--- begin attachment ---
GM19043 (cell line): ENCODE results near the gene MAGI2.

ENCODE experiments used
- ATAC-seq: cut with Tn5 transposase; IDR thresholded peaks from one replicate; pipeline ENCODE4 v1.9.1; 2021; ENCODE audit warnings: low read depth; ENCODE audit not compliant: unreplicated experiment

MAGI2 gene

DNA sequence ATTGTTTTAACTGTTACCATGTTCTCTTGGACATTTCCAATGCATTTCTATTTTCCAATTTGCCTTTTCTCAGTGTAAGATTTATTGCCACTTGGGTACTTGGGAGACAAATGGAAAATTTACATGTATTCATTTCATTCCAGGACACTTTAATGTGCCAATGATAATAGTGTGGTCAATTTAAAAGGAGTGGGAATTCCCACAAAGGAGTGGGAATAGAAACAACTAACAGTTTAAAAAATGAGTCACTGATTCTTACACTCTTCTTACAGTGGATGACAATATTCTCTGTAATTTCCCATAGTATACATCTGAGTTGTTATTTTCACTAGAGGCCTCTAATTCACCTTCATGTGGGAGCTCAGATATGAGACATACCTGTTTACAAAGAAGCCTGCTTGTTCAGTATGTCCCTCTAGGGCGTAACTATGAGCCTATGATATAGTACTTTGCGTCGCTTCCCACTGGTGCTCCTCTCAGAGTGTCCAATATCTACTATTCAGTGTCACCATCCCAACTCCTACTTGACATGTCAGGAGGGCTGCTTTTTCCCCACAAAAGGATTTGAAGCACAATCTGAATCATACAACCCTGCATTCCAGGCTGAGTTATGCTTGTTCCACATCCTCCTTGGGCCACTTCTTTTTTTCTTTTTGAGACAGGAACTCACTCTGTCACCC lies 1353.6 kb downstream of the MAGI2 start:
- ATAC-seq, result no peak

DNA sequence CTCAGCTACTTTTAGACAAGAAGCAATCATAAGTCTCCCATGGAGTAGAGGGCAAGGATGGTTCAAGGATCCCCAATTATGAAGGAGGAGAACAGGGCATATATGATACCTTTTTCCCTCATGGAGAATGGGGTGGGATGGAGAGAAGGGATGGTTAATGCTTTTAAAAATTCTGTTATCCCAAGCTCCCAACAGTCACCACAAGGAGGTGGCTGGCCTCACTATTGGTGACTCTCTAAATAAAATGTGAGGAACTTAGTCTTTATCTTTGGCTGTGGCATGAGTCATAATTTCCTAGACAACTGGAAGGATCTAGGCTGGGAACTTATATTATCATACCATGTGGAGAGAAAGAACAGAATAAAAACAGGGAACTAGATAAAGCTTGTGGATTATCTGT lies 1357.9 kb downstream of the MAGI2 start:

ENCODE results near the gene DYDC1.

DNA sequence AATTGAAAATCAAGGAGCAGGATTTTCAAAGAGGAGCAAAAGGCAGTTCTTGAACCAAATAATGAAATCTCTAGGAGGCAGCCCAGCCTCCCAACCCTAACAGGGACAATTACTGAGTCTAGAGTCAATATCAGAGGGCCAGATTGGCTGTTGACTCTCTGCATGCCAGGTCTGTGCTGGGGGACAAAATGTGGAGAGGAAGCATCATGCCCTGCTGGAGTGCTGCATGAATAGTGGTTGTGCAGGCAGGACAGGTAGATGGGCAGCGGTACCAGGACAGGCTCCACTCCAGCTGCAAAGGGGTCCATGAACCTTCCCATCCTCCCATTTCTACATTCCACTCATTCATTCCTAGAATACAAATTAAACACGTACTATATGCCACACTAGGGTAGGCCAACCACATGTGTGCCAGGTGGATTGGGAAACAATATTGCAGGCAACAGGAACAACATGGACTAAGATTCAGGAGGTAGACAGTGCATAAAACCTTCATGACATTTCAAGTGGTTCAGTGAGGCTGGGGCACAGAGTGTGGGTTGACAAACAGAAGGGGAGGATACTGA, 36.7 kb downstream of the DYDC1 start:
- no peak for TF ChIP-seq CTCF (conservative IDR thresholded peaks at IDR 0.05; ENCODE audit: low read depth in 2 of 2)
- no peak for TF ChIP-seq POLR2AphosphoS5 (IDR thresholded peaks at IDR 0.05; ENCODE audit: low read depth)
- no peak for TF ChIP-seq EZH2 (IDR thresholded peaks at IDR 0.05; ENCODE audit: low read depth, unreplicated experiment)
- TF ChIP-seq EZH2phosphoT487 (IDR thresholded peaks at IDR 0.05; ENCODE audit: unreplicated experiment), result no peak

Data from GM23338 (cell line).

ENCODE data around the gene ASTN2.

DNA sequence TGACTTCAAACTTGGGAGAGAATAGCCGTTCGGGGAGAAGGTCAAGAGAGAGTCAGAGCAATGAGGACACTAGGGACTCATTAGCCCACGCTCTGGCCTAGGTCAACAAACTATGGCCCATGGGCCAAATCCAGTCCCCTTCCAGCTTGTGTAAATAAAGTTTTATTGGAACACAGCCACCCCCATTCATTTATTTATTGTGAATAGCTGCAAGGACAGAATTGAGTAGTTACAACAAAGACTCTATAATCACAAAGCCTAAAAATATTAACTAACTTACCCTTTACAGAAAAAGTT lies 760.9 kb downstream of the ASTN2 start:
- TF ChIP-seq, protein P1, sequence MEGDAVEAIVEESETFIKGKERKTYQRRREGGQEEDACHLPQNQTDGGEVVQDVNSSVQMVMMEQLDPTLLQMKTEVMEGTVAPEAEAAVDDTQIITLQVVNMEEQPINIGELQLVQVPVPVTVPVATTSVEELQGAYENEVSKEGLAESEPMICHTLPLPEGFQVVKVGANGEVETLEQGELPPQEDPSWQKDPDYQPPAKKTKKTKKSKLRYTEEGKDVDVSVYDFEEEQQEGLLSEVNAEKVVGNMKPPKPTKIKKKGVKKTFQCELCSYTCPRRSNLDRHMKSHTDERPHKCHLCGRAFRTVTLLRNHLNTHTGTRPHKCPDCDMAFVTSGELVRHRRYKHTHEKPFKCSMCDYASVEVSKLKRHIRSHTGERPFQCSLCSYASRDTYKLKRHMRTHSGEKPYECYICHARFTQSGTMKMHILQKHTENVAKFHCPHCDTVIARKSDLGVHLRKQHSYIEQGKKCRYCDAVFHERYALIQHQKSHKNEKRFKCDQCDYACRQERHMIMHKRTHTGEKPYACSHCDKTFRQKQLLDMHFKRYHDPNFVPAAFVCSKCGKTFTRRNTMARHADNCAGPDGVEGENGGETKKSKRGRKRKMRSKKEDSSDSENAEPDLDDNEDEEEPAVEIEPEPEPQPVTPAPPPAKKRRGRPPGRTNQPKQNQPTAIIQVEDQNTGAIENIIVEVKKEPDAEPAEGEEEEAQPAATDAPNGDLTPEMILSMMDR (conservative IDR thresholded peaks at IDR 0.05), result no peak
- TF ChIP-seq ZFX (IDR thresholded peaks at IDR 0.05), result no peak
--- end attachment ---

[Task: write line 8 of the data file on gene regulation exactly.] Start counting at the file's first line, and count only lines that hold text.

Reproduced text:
ENCODE results near the gene DYDC1.